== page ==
The introduction of the stilbene synthase gene enhances the natural antiradical activity of Lycopersicon esculentum mill
- Cite this article as:
- Morelli, R., Das, S., Bertelli, A. et al. Mol Cell Biochem (2006) 282: 65. doi:10.1007/s11010-006-1260-7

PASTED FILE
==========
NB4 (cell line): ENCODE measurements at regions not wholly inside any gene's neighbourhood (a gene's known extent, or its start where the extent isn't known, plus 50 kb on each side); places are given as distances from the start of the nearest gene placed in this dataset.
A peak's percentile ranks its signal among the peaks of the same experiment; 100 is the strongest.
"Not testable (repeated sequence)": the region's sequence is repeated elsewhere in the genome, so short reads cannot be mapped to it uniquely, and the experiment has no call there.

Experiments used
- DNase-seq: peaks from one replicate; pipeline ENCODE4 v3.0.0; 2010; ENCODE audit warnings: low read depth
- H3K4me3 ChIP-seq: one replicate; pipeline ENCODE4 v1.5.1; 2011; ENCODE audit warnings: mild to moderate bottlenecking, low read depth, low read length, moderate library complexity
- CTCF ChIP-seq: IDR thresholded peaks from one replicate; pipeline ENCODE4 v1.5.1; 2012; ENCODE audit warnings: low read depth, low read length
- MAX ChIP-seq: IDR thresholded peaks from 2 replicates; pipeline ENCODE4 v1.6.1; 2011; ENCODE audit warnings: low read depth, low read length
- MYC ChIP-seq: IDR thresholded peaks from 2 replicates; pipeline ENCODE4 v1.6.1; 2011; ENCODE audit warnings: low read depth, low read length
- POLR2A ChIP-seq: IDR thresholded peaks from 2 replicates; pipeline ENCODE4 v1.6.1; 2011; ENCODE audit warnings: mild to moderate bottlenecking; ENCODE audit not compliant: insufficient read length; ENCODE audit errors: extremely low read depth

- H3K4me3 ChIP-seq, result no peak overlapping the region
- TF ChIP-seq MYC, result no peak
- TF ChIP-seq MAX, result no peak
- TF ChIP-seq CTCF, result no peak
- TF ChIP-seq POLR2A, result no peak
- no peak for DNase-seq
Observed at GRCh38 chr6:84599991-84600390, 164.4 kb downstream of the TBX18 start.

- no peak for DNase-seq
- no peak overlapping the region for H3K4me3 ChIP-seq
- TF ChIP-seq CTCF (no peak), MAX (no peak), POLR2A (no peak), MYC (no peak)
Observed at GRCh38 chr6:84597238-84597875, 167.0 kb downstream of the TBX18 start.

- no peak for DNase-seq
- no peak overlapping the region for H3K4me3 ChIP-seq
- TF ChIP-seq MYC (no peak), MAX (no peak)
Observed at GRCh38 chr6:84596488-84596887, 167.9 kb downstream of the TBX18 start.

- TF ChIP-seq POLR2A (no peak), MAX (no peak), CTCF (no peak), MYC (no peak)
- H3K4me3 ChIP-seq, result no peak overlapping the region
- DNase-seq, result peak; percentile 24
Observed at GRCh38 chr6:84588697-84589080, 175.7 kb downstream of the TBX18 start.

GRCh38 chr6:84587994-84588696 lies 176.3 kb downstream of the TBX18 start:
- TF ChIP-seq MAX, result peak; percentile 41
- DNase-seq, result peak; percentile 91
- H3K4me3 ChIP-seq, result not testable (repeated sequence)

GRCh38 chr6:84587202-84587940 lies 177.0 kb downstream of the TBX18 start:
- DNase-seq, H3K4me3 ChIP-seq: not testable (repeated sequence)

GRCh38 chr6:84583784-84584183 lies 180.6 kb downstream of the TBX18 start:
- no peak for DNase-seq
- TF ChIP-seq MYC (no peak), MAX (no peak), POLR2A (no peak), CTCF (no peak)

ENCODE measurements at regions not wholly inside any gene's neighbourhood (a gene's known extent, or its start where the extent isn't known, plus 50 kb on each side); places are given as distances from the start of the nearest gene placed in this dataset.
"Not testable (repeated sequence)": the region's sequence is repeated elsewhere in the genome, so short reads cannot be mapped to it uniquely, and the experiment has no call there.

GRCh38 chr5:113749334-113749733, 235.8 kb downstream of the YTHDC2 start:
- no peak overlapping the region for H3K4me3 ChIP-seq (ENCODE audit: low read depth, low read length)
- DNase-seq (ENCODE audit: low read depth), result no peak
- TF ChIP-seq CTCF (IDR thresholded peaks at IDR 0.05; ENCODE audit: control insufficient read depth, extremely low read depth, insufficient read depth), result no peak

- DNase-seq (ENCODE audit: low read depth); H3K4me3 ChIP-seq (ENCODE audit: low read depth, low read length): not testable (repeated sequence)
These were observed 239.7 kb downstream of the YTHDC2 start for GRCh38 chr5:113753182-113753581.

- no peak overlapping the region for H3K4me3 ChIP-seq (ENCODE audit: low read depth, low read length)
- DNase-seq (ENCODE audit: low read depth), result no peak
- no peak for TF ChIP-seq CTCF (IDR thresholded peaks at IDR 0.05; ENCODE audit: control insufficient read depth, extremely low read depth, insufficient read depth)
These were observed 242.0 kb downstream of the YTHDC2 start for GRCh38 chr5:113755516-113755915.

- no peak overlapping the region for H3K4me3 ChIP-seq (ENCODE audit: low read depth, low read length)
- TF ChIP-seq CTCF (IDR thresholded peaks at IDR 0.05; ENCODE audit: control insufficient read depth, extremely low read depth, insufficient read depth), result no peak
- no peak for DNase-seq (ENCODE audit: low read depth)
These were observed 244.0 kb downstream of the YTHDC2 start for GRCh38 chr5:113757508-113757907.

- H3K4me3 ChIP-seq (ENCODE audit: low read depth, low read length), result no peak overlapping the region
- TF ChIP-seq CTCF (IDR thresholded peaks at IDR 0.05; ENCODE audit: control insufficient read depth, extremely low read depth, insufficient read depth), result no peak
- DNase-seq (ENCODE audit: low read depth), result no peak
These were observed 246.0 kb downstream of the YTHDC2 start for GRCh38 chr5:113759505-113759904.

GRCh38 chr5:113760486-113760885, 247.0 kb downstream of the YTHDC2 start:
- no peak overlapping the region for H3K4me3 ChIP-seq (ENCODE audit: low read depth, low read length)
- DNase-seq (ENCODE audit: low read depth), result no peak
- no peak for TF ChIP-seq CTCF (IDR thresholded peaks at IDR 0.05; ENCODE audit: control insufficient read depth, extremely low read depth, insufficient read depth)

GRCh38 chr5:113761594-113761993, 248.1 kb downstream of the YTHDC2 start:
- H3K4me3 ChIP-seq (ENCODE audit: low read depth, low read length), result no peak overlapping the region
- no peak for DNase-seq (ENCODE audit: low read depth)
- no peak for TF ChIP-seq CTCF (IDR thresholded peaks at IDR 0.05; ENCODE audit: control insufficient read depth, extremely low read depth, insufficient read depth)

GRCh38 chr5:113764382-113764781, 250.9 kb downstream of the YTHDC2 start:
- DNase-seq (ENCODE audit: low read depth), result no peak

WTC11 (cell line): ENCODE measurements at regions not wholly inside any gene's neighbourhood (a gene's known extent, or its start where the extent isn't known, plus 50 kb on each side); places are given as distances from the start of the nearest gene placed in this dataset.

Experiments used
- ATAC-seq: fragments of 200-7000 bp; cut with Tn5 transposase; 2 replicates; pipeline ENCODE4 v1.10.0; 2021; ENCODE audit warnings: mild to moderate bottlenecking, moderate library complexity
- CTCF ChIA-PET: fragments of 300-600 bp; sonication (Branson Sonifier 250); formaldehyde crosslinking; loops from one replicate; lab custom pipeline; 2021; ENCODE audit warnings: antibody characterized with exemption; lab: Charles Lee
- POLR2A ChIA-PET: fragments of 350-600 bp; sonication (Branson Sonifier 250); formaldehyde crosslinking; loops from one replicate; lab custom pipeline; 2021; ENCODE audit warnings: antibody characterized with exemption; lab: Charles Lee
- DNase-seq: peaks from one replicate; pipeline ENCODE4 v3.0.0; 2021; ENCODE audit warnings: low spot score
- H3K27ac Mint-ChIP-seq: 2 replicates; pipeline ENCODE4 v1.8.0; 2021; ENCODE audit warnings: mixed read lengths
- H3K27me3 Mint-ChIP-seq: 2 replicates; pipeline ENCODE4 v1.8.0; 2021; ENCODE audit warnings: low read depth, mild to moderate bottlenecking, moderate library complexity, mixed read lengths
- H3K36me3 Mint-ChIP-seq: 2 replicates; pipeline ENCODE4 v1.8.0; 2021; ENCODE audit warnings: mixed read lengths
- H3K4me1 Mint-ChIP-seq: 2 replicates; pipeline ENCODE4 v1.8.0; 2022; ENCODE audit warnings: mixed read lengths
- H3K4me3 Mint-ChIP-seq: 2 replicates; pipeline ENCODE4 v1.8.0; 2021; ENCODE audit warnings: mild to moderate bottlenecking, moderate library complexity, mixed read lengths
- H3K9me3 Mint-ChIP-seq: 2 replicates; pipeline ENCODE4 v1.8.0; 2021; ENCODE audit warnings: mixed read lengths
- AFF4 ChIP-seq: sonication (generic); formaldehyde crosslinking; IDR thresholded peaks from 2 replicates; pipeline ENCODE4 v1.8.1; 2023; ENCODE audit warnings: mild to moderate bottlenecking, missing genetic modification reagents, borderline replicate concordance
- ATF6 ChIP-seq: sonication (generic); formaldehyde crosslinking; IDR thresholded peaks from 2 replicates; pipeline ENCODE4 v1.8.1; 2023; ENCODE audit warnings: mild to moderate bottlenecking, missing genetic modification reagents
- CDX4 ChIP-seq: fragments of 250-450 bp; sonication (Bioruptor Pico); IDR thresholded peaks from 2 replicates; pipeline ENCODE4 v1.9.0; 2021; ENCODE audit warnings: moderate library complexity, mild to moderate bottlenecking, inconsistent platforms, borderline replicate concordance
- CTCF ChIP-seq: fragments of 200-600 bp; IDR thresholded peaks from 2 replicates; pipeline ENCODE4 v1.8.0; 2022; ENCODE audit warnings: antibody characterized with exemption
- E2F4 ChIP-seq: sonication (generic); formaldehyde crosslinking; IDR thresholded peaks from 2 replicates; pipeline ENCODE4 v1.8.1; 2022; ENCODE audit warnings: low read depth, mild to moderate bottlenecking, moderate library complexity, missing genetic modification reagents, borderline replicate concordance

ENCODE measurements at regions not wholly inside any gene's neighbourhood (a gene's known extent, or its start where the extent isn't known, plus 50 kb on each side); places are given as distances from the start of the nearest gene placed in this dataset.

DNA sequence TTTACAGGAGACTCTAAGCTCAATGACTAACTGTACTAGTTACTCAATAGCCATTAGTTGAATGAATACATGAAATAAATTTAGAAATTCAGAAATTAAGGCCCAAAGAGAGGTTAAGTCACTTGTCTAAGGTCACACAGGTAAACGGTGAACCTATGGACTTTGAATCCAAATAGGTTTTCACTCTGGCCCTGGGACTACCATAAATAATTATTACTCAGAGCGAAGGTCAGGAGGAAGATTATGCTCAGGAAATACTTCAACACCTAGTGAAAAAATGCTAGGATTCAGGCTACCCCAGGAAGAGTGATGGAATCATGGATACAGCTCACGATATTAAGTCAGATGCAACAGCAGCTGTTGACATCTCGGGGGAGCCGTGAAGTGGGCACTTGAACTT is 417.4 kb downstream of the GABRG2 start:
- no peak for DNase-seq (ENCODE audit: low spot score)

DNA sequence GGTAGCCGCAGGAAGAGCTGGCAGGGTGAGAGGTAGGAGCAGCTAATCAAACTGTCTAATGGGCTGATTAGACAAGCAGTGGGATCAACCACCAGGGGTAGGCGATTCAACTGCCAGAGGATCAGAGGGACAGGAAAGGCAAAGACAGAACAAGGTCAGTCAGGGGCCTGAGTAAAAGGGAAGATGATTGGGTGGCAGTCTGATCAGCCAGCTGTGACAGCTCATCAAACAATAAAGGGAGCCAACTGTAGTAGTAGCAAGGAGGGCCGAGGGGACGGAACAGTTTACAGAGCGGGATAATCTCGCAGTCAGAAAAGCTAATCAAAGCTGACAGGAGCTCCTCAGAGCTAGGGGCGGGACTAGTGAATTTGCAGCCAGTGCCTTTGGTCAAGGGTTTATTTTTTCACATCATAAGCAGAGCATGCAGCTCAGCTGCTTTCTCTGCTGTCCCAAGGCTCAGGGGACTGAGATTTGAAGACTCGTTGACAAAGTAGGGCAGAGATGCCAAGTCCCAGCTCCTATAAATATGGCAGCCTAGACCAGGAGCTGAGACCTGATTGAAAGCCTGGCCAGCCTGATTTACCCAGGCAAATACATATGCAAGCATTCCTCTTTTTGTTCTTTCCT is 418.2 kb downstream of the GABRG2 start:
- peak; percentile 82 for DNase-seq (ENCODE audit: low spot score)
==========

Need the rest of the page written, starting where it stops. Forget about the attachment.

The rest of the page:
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Tomato (Lycopersicon esculentum) is a vegetable rich in antioxidants, such as lycopene, lutein, and zeaxanthin. Their presence is responsible for the characteristic ability of this product to inhibit the formation of reactive oxygen species, including singlet oxygen. The grapes and wines derived from grapes also contain powerful antioxidants. The antioxidant effect is derived from the polyphenols such as resveratrol and proanthocyanidin. Resveratrol is phytoalexin that is synthesized via the activation of the gene, stilbene synthase (STS). We decided to determine if the introduction of this gene into Lycopersicon esculentum Mill could modify its antioxidant activity. Using Electronic Paramagnetic Resonance (EPR) spectroscopy, which permits the detection of antiradical activity, especially •OH (hydroxyl radical), we showed that the antioxidant activity of the products, into which the gene STS had been introduced, was almost double than that of natural products and that their activity was especially pronounced due to ripening. Moreover, resveratrol concentrations in modified tomatoes were much higher than that found in the individual fruit. In the isolated hearts subjected to ischemia/reperfusion, the rats fed with modified tomato exhibited better cardiac performance, reduced myocardial infarct size and decreased number of apoptotic cardiomyocytes, and reduced oxidative stress compared to unmodified tomato or resveratrol alone indicating superior cardioprotective abilities of modified tomatoes.